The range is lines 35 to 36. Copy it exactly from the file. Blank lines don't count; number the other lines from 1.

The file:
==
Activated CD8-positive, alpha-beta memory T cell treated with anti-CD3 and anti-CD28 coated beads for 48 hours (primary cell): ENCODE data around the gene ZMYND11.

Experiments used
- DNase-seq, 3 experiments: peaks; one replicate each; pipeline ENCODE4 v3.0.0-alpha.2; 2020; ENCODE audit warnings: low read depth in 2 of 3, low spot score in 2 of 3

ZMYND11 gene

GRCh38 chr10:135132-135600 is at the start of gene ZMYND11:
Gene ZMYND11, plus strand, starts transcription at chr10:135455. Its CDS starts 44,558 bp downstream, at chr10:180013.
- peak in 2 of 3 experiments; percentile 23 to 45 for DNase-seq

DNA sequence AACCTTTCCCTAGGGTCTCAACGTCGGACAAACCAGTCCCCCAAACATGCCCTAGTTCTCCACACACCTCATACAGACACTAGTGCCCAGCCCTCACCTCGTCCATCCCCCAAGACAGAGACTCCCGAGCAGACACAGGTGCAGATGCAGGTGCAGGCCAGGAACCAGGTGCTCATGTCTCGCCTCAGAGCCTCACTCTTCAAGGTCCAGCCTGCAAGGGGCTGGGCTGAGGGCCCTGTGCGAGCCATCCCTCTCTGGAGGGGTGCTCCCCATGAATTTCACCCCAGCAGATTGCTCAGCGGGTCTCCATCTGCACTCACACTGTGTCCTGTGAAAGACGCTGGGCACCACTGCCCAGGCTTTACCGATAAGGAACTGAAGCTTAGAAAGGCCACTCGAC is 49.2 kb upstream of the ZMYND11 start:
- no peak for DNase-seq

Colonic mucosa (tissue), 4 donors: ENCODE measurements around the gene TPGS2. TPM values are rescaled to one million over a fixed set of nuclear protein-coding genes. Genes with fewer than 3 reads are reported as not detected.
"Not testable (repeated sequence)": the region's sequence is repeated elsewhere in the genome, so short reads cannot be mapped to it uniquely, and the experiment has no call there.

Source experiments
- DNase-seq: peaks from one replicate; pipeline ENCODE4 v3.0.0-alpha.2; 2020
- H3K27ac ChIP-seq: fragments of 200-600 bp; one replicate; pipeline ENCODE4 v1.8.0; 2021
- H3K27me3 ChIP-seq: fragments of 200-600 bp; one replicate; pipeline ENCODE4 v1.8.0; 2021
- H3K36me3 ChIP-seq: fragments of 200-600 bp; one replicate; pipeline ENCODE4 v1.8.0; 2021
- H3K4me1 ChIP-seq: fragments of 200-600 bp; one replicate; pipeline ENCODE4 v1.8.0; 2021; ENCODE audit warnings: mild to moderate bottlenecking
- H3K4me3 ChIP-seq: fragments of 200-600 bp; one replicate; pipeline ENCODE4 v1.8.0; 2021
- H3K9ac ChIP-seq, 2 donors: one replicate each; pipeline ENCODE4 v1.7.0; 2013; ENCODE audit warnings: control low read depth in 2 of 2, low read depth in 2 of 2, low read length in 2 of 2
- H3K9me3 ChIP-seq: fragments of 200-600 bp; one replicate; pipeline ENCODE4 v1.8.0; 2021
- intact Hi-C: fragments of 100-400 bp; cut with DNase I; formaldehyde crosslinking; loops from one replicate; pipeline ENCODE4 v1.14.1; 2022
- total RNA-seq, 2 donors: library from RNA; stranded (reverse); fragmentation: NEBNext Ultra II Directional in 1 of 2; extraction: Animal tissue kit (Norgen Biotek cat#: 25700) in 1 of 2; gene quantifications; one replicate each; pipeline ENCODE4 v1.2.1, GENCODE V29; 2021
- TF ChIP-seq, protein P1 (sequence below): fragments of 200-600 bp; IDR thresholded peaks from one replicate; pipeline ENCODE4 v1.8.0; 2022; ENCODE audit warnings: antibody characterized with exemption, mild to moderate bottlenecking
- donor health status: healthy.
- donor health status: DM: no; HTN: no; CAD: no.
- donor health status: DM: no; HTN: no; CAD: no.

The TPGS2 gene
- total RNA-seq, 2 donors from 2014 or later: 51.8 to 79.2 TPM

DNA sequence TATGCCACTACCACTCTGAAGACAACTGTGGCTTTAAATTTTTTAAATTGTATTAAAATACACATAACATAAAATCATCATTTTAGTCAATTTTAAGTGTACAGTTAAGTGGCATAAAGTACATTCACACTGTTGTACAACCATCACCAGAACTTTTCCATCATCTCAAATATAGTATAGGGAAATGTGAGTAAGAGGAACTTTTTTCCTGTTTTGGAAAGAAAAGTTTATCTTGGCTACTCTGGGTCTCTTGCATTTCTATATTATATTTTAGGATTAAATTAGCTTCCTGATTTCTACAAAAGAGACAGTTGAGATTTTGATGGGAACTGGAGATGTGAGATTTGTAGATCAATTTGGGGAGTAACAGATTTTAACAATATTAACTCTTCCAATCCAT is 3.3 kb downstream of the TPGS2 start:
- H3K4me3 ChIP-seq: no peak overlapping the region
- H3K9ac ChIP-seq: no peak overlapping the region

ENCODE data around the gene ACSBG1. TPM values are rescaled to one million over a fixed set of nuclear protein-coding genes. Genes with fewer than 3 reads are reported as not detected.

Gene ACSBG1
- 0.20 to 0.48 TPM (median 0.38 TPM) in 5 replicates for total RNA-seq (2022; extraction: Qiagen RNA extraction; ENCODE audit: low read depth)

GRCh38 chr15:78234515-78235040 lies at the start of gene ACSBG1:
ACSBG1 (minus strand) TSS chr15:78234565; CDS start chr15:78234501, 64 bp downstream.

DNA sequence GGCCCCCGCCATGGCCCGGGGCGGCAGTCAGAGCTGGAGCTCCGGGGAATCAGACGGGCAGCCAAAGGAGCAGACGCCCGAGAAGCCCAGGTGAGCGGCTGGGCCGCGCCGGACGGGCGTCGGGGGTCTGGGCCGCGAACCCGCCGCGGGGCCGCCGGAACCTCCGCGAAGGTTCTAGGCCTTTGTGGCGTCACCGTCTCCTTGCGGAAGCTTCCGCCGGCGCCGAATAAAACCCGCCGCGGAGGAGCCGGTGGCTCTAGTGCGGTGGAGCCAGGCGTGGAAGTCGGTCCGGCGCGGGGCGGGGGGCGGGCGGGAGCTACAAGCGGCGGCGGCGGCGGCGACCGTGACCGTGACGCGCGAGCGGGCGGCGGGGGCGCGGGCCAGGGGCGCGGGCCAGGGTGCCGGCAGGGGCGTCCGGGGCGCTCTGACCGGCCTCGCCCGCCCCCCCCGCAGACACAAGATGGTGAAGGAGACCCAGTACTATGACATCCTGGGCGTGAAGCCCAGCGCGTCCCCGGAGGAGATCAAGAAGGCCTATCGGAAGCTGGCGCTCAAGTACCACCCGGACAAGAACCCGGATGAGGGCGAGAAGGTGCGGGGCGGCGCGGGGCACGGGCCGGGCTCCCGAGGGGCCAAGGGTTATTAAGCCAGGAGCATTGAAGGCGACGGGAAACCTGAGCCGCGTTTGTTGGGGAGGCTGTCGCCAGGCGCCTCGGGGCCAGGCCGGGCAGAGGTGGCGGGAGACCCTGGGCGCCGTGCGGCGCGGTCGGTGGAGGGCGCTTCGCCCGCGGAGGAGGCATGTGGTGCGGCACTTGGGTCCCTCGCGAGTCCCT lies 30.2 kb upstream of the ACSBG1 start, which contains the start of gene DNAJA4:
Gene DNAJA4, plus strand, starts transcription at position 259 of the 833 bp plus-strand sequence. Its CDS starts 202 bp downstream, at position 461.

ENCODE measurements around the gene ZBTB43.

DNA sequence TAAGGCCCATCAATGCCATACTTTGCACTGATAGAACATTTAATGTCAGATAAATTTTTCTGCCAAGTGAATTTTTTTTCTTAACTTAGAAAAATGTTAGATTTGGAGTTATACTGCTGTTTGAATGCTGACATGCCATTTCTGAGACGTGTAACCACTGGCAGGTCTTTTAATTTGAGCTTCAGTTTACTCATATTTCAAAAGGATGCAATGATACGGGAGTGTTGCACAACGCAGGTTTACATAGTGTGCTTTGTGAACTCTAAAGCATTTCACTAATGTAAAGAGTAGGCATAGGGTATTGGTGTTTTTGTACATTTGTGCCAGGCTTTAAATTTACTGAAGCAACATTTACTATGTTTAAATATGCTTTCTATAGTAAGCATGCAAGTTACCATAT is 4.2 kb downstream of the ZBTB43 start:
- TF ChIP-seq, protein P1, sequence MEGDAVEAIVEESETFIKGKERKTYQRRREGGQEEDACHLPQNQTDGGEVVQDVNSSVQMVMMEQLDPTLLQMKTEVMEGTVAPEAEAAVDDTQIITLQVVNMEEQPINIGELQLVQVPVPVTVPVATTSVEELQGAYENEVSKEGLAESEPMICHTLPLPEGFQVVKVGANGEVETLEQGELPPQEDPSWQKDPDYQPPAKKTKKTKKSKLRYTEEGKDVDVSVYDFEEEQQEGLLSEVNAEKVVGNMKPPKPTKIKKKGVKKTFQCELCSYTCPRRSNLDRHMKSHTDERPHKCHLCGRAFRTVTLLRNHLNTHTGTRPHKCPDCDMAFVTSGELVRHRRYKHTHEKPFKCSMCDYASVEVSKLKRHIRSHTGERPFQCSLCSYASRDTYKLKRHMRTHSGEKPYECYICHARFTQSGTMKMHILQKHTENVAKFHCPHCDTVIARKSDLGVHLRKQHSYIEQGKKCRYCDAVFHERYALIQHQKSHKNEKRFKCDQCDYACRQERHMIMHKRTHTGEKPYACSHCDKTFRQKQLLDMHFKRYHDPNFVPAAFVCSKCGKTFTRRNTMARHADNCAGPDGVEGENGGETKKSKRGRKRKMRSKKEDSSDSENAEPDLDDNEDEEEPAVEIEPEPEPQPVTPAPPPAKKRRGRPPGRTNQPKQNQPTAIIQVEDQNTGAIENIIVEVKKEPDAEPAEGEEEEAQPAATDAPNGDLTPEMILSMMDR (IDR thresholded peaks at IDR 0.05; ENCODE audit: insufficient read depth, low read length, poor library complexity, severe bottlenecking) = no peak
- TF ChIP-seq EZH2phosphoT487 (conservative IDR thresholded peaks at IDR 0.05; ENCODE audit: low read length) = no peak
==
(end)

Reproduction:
GRCh38 chr15:78234515-78235040 lies at the start of gene ACSBG1:
ACSBG1 (minus strand) TSS chr15:78234565; CDS start chr15:78234501, 64 bp downstream.